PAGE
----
2018 May 14
European freight forwarding and logistics group DSV is optimistic on forward demand, pointing to positive customer sentiment and playing down reports of a slight slowdown in the global economy
Looking at the Danish group’s order books and talking to customers about their intentions and expectations for the year, CEO Jens Bjørn Andersen told analysts he didn’t detect any slackening in business activity.
“We don't see any slowdown,” Andersen said. “DSV’s senior management spends a lot of time speaking to customers and it seems they remain optimistic (about the economic outlook).
“You could argue that comparisons are becoming tougher (against last year), but when you look at the volumes, they’re still looking pretty decent. In our forecasts, we have not taken into account that we’ll see a slowdown in the economy; and with the knowledge we have, it continues to be unlikely.”
Nor has feedback from customers to date indicated concerns about the prospect of trade wars and possible repercussions in the form of lower volumes of freight or disruptions to supply chains, Andersen said.
“It goes without saying that we are great believers in free trade and that any restrictions to it are not beneficial to DSV,” he noted. “And if we do enter a period of big trade wars that is definitely not in our interests.
“Is that just around the corner? I don't know. It doesn’t seem to be the case.”
He said forwarders like DSV were not exposed directly to commodities such as steel and aluminium, which were the targets of the initial sanctions. “There could be some spill-over effects, but for the time being, it’s not like we’re seeing a big rush where customers are placing additional bookings to get ahead of a potential new tax on certain products.
“So we haven’t really seen it, and it’s not our understanding that we are heading into a big storm that will significantly impact the volumes we are handling.”
As for how he sees air and ocean freight markets playing out in the coming months, Andersen noted: “I think the ocean market will continue to be soft. There will be still be a lot of new capacity coming into the market. The (ocean) growth is OK, but it’s lower than what we see in air.
“We get all the capacity we need (in ocean). Of course, it’s a super-volatile market where the ocean carriers constantly try and get the rates up. So we have to be extremely aware of what’s going on and be close to both our customers and suppliers.”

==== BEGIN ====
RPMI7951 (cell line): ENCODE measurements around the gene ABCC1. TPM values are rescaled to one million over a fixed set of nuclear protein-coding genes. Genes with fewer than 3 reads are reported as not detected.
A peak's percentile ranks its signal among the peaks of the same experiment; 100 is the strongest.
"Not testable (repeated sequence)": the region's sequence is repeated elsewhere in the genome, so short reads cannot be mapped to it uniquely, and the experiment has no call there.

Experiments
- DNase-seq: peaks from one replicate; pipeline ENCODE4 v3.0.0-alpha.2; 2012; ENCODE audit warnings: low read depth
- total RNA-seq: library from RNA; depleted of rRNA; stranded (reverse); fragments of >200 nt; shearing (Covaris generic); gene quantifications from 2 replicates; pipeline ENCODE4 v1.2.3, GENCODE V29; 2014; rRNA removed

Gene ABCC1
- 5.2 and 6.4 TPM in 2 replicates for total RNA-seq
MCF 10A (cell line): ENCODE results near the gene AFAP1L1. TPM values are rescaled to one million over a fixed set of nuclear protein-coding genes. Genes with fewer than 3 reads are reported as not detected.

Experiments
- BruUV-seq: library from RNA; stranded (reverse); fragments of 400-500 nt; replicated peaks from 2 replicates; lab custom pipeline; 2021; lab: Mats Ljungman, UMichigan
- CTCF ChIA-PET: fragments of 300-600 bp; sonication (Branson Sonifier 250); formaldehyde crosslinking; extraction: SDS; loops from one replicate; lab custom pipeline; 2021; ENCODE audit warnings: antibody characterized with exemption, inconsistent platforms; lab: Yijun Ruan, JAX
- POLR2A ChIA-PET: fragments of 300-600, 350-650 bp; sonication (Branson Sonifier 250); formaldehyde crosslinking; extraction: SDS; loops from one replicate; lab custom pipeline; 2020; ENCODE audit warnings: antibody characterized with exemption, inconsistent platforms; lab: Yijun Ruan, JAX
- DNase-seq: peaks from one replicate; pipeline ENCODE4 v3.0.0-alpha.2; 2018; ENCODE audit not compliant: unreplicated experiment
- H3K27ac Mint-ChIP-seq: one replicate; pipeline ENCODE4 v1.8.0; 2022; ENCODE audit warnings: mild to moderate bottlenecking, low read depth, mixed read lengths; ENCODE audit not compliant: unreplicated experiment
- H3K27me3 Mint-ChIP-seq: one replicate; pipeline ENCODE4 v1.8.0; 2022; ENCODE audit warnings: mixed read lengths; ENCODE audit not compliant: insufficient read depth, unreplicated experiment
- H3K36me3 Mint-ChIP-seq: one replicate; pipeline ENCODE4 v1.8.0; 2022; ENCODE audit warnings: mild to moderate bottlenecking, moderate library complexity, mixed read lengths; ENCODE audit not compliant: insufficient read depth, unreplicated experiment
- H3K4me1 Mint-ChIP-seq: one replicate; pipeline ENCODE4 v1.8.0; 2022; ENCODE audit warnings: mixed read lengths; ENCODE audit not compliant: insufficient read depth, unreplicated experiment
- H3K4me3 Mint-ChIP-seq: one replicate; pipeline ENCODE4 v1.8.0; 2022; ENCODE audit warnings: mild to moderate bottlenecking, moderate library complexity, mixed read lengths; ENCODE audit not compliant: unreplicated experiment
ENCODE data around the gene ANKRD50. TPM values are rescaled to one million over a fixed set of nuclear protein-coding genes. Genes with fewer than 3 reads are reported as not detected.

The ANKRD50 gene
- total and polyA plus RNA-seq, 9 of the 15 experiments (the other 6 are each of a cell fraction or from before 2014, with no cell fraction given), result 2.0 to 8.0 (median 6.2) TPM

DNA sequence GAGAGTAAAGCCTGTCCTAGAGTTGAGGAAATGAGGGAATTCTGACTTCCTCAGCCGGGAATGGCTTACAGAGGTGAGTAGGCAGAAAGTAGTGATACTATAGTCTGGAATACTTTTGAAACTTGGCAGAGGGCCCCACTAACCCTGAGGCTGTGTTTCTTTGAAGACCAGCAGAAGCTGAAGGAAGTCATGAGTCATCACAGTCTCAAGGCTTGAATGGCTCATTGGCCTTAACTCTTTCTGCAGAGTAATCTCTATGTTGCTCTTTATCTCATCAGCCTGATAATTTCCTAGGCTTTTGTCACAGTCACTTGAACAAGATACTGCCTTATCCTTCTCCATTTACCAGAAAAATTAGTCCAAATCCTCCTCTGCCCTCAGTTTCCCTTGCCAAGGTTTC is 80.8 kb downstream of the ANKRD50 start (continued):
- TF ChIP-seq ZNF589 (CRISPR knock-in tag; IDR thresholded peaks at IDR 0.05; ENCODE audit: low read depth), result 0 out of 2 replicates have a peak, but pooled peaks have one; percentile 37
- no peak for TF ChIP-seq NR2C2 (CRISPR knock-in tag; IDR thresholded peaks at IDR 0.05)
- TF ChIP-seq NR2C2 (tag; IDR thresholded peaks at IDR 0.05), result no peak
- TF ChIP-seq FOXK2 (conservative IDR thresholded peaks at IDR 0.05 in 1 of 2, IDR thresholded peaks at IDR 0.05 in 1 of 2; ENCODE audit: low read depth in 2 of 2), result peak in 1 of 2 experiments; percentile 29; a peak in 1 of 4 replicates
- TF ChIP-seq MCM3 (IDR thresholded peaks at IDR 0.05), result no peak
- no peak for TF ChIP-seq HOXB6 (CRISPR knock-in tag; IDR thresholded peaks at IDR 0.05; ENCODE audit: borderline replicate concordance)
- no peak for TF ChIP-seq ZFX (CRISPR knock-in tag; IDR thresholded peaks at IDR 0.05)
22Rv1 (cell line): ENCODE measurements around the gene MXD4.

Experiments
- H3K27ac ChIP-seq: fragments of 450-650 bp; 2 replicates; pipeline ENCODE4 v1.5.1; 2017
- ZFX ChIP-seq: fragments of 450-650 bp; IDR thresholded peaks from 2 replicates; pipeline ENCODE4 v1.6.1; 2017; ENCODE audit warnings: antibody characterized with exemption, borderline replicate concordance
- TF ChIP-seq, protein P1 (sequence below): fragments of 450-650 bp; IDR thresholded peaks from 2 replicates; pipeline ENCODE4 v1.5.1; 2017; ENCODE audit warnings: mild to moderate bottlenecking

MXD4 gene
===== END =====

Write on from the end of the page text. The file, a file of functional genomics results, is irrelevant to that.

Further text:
He continued: “Air is a little bit different. We have to fight more in certain weeks of the year to get the capacity we need. It helps us tremendously that we are one of the larger players now in the market. It clearly benefits us and we do get a kind of preferential treatment in terms of space allocation from the airlines, which is what you'd expect when you are a large customer.”
He agreed that capacity constraints in air freight had put a premium on pre-planning, including that for the peak season.
“The new size we have in air freight (following the acquisition of UTi) means we have to look at the planning in a little more sophisticated way than what we did in the past. We have strengthened our central procurement of air freight, which now sits in New York. And I think it’s fair to say that we have now secured more capacity long term than maybe we would have done a couple of years ago before we bought UTi.”
Summing up, he said: “I think we’ll probably see for the rest of the year a continuation of what we saw in Q1, meaning that ocean yields could improve maybe slightly more than what we have seen in air, the latter being offset by higher (volume) growth, so that the absolute earnings can still grow pretty nicely for air freight.”
Asked about CMA CGM taking a capital stake in CEVA Logistics, Andersen replied: “We cannot comment on this specific transaction. We will focus on our own business and make sure that we have a value proposition that remains very strong, while focusing on our processes being very efficient.
“It’s very important to point out that there are great differences between being an ocean carrier and being a freight forwarder. These are two important functions that each party delivers, and they are two totally different products.
“I think we are well-positioned to continue to take a growing share of business in the markets where we are present. But these new developments by the ocean carriers are something we are tracking and we will draw our own conclusions once we fully understand what they are trying to develop.”